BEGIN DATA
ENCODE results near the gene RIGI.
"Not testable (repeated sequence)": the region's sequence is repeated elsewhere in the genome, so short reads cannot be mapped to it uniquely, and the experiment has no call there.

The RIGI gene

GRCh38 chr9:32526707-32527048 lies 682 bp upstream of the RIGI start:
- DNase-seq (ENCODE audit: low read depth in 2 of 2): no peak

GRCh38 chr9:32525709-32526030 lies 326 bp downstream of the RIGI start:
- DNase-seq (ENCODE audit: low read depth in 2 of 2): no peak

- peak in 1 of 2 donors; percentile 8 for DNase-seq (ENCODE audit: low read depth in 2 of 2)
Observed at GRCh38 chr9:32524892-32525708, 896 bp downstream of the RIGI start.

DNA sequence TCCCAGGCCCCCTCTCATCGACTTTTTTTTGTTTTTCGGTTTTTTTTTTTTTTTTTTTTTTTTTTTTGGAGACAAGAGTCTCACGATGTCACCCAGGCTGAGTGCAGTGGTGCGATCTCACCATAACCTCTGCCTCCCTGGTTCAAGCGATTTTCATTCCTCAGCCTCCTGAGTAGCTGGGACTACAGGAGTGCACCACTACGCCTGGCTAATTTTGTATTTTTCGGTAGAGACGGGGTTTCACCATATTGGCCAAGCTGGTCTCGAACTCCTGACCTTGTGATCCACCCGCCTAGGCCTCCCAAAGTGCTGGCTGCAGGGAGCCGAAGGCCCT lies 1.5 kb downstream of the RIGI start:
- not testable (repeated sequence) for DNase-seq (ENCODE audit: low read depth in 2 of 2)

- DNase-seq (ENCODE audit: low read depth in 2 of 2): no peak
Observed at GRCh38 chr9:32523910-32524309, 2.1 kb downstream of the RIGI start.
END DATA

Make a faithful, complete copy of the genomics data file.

ENCODE results near the gene RIGI.
"Not testable (repeated sequence)": the region's sequence is repeated elsewhere in the genome, so short reads cannot be mapped to it uniquely, and the experiment has no call there.

The RIGI gene

GRCh38 chr9:32526707-32527048 lies 682 bp upstream of the RIGI start:
- DNase-seq (ENCODE audit: low read depth in 2 of 2): no peak

GRCh38 chr9:32525709-32526030 lies 326 bp downstream of the RIGI start:
- DNase-seq (ENCODE audit: low read depth in 2 of 2): no peak

- peak in 1 of 2 donors; percentile 8 for DNase-seq (ENCODE audit: low read depth in 2 of 2)
Observed at GRCh38 chr9:32524892-32525708, 896 bp downstream of the RIGI start.

DNA sequence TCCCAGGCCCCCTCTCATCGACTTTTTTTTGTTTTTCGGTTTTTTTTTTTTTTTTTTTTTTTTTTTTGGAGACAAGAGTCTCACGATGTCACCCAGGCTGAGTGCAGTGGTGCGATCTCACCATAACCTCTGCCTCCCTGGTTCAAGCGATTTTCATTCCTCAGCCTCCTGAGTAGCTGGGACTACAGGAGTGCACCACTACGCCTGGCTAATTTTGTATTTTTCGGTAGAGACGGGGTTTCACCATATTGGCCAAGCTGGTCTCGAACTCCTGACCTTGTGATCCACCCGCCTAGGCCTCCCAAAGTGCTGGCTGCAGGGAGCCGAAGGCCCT lies 1.5 kb downstream of the RIGI start:
- not testable (repeated sequence) for DNase-seq (ENCODE audit: low read depth in 2 of 2)

- DNase-seq (ENCODE audit: low read depth in 2 of 2): no peak
Observed at GRCh38 chr9:32523910-32524309, 2.1 kb downstream of the RIGI start.